Although the case in question (Crawfurd v. The Royal Bank) happened in the mid-1700s, I think it is highly relevant and bears nicely on the recent controversy surrounding Coinvalidation. This post will also be of interest to anyone fascinated by the history and/or theory of money.
While this particular case involved paper banknotes (which arguably are irredeemably flawed) rather than a ‘hard currency’, it still illustrates nicely the rationale behind a decision which impacted a widely used currency at the time. Of primary consideration in this case was how its resolution would affect the usability of the currency (i.e. a facet from which currency largely derives its value).
As we’re probably all aware of by now, CoinValidation’s plan, if successfully implemented, would presumably lead to the blacklisting of some coins based on their past transfer history (e.g. having at some point been sent to/from deep web contraband marketplaces, having been paid as ransom to malware operators like those of CryptoLocker, having been stolen, having been allegedly ‘laundered’, having been associated with scams/ponzis, &c). In effect, this would destroy the fungibility of bitcoins. Some ‘clean’ coins would be easier to spend and transact with, while other ‘less clean’ or downright ‘tainted’ coins would be more difficult to use. Thus we would be left with a difficult-to-navigate and frustrating-to-use system whereby some coins are worth more than others (due to their varying spendability). And this largely defeats the purpose of a currency as a facile medium of exchange in the first place.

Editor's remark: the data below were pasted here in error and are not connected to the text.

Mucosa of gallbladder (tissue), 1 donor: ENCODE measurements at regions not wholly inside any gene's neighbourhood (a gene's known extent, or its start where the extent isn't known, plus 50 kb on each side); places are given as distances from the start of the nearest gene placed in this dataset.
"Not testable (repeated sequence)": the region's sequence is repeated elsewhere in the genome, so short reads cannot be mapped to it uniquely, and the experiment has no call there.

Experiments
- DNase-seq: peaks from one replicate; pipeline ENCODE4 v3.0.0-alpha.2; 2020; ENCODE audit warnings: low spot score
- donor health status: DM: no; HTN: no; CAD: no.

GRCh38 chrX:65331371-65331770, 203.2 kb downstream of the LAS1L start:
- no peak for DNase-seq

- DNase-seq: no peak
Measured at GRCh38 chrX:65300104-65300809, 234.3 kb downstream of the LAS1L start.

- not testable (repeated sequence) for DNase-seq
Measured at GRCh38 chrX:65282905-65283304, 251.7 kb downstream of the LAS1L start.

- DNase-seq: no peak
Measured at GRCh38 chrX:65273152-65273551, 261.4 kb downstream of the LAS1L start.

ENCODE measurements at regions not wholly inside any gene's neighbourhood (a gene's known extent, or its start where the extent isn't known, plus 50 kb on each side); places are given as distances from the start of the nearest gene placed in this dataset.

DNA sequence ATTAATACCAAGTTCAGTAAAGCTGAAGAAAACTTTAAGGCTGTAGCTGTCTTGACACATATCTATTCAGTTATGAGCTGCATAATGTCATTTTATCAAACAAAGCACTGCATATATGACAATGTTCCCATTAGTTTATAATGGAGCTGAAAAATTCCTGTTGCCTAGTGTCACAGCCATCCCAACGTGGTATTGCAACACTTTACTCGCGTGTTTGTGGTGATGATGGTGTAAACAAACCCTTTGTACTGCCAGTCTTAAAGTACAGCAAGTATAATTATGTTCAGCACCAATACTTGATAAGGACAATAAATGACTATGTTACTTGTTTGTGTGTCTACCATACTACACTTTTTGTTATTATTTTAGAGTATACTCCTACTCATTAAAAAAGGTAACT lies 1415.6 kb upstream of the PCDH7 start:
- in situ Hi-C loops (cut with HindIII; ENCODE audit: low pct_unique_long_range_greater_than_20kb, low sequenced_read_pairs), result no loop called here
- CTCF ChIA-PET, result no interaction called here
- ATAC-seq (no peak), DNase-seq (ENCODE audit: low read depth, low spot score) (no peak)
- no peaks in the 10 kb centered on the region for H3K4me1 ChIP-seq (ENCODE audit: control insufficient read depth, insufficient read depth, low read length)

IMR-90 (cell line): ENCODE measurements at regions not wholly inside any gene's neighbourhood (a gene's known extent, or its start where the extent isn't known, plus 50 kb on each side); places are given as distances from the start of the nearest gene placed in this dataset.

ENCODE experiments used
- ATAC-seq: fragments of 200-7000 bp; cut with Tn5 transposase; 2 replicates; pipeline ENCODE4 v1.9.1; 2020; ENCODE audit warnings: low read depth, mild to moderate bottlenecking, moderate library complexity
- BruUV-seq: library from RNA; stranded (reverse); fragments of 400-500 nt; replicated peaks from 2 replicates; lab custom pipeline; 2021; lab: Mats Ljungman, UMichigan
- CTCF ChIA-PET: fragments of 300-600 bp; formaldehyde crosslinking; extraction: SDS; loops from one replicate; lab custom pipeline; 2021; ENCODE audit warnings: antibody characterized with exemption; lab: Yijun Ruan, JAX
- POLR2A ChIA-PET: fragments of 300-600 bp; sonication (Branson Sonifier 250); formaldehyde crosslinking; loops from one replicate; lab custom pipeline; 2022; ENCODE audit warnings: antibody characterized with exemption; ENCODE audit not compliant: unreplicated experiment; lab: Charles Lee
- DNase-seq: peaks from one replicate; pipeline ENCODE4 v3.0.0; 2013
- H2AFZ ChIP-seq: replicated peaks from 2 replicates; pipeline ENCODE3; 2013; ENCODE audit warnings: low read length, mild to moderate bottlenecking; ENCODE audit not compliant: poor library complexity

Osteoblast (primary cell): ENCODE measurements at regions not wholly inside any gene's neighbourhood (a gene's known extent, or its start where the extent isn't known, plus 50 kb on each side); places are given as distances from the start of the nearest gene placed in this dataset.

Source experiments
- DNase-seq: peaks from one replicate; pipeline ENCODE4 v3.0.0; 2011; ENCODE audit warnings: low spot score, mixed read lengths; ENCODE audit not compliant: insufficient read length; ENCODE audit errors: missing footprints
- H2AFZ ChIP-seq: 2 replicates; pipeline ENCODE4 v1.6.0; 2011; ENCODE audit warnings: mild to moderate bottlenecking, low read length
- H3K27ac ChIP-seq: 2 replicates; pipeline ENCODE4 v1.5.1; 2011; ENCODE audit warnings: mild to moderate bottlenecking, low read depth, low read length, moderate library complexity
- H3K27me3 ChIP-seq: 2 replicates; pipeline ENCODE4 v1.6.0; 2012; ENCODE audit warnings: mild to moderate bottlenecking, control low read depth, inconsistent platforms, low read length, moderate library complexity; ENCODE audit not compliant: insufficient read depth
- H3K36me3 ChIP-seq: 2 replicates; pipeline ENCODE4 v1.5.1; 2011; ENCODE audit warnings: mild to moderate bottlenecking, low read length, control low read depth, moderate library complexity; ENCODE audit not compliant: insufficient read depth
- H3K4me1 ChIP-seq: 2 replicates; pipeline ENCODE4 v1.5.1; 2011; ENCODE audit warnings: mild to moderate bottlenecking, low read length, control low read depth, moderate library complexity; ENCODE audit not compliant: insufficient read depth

Continue reading “What a landmark legal case from mid-1700s Scotland tells us about the fungibility and the very nature of money– and why we should care in light of the recent CoinValidation controversy.”
Announced this week at the Inside Bitcoins conference the new DATA industry group aims to represent businesses not just in the Bitcoin space but any digital asset including, “emerging payments, virtual currency, and other financial technology innovations”.
DATA, or the Digital Asset Transfer Authority’s founding members include the CEO’s of leading Bitcoin businesses such as BitInstant, BitPay, & BitStamp as well as the CEO’s of other digital currency businesses including Ripple’s OpenCoin and Ven.
However, the groups stated goals seem sure to heat up the regulation debate.
From DATA’s official announcement …
To reach this potential, to inspire confidence in the services we offer, and to ensure fair and responsible treatment of consumers and merchants, we believe our industry must evolve in compliance with law and regulation. We must work proactively with regulators and policymakers to adapt their requirements to our technologies and business models. We must develop and implement common risk management and compliance standards that address the public policy concerns associated with our businesses. And our firms must build risk management and compliance programs that meet those standards.
Continue reading “'Digital Asset' businesses embrace regulatory compliance with new industry group”
Exchanges are the link between the old world of banking and the new world of crypto-currencies; they play a vital role in supporting the growing Bitcoin economy. If Bitcoin hopes to continue rapidly gaining new users it needs this bridge between the old and new systems to be up and functioning. While Bitcoin is in no way dependant on a link to the traditional banking system, its smooth transition into mainstream use certainly is.